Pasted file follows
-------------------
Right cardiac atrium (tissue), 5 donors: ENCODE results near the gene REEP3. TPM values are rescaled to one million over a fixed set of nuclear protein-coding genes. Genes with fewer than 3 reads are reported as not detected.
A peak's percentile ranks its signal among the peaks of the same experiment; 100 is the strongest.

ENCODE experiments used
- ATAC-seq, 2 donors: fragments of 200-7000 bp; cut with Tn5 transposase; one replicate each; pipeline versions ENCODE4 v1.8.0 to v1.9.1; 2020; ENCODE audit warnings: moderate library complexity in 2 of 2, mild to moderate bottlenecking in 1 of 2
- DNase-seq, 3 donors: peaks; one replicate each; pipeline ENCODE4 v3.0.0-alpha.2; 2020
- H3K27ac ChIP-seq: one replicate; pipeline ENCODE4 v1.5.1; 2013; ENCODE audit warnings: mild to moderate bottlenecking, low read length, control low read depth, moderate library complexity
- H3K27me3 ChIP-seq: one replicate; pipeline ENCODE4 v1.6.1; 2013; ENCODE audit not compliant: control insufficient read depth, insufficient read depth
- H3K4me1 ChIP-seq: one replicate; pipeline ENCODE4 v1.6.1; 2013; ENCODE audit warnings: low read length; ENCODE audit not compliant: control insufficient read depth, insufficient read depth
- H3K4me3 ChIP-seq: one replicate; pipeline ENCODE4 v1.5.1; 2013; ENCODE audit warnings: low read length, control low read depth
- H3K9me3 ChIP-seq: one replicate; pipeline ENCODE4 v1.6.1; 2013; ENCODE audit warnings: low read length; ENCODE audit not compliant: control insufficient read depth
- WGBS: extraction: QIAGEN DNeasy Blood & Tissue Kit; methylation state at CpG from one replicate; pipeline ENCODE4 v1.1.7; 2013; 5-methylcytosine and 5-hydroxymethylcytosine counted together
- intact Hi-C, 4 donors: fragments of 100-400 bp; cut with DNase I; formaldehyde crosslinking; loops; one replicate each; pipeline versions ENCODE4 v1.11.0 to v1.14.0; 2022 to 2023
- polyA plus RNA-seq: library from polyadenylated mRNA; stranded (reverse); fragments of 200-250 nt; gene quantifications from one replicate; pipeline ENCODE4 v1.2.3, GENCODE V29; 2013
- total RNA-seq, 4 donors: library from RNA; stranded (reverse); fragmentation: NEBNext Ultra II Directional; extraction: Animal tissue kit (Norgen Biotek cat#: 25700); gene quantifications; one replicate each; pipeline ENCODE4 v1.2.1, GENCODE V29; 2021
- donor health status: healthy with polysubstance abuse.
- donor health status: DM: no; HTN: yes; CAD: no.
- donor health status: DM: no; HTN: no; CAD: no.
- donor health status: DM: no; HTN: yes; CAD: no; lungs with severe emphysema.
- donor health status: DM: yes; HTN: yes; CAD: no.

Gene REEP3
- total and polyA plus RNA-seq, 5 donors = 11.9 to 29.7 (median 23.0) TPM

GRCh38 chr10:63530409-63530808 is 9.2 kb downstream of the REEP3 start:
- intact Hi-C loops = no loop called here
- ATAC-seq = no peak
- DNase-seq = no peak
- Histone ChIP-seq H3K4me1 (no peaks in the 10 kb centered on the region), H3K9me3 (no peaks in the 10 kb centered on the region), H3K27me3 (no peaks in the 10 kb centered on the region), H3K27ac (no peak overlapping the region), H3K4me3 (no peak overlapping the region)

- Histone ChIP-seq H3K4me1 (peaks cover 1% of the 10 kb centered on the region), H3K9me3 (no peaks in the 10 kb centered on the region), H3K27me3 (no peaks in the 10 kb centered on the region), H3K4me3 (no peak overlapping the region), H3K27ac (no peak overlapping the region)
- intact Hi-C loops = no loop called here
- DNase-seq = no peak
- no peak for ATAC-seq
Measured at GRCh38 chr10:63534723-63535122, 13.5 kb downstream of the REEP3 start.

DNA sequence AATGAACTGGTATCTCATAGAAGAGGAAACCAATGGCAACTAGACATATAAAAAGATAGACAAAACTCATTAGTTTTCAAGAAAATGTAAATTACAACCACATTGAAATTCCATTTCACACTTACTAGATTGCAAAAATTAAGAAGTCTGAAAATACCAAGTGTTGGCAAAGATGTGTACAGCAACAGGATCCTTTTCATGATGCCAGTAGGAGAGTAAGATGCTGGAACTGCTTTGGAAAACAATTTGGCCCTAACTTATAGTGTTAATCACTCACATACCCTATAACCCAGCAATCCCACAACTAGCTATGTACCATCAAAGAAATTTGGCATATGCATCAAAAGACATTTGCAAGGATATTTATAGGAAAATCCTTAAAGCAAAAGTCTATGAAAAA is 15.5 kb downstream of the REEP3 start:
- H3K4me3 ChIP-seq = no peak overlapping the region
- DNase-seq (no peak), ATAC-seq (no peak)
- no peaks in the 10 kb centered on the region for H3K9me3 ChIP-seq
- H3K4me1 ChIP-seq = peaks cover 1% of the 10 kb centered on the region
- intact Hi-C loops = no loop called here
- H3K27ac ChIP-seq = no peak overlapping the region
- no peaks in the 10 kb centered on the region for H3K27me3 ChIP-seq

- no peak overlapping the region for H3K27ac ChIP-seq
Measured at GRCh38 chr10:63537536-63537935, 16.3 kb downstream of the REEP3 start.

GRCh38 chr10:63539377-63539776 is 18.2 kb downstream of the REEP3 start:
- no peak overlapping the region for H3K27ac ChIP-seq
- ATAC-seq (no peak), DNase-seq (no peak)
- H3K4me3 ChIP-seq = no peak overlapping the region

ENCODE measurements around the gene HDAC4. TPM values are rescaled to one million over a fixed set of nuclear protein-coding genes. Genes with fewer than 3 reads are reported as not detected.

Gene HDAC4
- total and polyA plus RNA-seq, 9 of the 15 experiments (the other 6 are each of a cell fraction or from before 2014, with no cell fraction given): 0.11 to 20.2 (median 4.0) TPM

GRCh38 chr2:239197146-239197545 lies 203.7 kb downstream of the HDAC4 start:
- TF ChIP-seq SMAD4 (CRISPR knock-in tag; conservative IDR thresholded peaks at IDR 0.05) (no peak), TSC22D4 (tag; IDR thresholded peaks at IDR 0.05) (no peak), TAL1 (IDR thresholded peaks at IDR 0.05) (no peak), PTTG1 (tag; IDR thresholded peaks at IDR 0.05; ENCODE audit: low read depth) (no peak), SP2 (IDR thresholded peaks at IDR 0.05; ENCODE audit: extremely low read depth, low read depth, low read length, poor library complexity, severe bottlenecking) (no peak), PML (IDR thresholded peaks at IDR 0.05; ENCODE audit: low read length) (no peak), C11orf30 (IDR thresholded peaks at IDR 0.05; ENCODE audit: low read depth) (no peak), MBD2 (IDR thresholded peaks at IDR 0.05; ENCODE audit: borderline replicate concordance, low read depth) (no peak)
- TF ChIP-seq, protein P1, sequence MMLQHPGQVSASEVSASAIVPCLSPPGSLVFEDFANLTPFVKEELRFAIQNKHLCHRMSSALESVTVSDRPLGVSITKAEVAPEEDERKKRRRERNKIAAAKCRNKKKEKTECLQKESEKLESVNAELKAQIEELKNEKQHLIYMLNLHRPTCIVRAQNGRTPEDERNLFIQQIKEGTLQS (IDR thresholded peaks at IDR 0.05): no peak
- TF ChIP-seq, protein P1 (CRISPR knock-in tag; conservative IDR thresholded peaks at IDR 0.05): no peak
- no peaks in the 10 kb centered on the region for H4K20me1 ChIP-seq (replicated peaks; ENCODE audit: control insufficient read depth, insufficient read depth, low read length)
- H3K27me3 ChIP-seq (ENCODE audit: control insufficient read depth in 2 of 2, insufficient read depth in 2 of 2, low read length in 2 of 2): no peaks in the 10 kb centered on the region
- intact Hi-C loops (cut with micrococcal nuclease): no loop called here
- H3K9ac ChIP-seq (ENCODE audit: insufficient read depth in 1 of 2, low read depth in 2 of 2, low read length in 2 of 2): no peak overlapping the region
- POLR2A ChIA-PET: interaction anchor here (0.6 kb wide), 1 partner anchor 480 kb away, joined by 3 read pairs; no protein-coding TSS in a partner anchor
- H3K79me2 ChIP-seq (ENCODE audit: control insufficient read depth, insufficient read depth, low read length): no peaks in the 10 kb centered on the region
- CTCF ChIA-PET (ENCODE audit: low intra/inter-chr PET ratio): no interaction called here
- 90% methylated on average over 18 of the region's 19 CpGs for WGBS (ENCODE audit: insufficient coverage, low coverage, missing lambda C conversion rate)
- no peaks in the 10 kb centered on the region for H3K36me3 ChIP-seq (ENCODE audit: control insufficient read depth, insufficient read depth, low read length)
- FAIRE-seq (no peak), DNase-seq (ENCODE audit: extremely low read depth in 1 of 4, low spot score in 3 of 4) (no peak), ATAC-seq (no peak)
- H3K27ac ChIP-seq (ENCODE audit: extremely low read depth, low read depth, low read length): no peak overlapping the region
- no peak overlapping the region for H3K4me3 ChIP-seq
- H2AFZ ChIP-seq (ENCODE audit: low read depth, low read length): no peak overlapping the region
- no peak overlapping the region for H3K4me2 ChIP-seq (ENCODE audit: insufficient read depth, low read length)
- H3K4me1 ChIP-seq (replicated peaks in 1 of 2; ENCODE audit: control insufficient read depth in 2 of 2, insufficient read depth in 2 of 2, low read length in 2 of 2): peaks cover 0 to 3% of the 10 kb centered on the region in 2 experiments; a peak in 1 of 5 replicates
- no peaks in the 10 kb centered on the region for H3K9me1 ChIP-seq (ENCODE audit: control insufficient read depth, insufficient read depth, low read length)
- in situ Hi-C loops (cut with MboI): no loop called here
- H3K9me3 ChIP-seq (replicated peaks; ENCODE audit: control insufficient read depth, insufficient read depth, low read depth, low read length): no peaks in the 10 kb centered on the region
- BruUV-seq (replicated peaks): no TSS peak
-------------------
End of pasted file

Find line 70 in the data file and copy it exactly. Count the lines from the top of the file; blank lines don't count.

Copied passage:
- H3K9me3 ChIP-seq (replicated peaks; ENCODE audit: control insufficient read depth, insufficient read depth, low read depth, low read length): no peaks in the 10 kb centered on the region